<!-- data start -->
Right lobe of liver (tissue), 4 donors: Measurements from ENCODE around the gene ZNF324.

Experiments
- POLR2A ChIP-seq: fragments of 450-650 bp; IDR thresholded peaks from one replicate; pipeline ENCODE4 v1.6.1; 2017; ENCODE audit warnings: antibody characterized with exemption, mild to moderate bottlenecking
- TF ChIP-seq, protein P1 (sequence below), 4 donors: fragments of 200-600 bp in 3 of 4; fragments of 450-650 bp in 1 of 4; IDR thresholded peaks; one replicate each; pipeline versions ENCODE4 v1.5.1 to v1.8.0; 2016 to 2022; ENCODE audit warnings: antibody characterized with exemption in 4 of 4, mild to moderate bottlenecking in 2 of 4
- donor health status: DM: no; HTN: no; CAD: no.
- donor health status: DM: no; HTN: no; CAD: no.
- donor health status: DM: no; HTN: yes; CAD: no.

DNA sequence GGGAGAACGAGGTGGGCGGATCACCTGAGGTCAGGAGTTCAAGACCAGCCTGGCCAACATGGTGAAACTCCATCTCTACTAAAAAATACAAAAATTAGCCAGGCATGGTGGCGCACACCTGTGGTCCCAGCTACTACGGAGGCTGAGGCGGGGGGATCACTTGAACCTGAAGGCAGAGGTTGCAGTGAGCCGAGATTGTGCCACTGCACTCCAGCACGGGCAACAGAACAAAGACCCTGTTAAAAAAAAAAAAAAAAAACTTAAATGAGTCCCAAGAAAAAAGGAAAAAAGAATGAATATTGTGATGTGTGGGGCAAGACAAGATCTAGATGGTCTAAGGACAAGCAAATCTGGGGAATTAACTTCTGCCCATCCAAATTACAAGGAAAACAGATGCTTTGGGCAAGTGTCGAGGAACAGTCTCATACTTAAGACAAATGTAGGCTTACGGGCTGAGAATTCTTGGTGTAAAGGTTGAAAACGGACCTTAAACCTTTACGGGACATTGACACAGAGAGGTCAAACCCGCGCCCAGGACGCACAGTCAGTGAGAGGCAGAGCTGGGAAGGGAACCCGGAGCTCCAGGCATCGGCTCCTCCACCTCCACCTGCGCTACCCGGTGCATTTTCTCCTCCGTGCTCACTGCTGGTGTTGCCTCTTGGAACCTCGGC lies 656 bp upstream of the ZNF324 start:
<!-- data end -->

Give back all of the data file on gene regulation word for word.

Right lobe of liver (tissue), 4 donors: Measurements from ENCODE around the gene ZNF324.

Experiments
- POLR2A ChIP-seq: fragments of 450-650 bp; IDR thresholded peaks from one replicate; pipeline ENCODE4 v1.6.1; 2017; ENCODE audit warnings: antibody characterized with exemption, mild to moderate bottlenecking
- TF ChIP-seq, protein P1 (sequence below), 4 donors: fragments of 200-600 bp in 3 of 4; fragments of 450-650 bp in 1 of 4; IDR thresholded peaks; one replicate each; pipeline versions ENCODE4 v1.5.1 to v1.8.0; 2016 to 2022; ENCODE audit warnings: antibody characterized with exemption in 4 of 4, mild to moderate bottlenecking in 2 of 4
- donor health status: DM: no; HTN: no; CAD: no.
- donor health status: DM: no; HTN: no; CAD: no.
- donor health status: DM: no; HTN: yes; CAD: no.

DNA sequence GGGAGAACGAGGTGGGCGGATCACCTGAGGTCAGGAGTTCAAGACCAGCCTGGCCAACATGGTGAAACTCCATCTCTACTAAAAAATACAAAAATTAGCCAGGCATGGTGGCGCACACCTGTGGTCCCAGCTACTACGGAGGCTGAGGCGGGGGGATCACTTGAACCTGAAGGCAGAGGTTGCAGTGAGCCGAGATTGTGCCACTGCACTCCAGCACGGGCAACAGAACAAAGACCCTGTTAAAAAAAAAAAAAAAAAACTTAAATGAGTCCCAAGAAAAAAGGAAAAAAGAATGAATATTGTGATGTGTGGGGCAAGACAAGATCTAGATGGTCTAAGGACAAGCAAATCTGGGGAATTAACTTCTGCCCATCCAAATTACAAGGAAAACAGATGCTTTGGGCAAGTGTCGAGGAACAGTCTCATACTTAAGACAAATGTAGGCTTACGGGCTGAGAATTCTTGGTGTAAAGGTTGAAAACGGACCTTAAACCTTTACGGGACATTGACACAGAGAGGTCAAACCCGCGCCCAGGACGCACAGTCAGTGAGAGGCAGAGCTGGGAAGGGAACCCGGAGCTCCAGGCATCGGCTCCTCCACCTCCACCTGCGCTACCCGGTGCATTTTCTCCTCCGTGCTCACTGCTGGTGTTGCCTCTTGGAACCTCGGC lies 656 bp upstream of the ZNF324 start: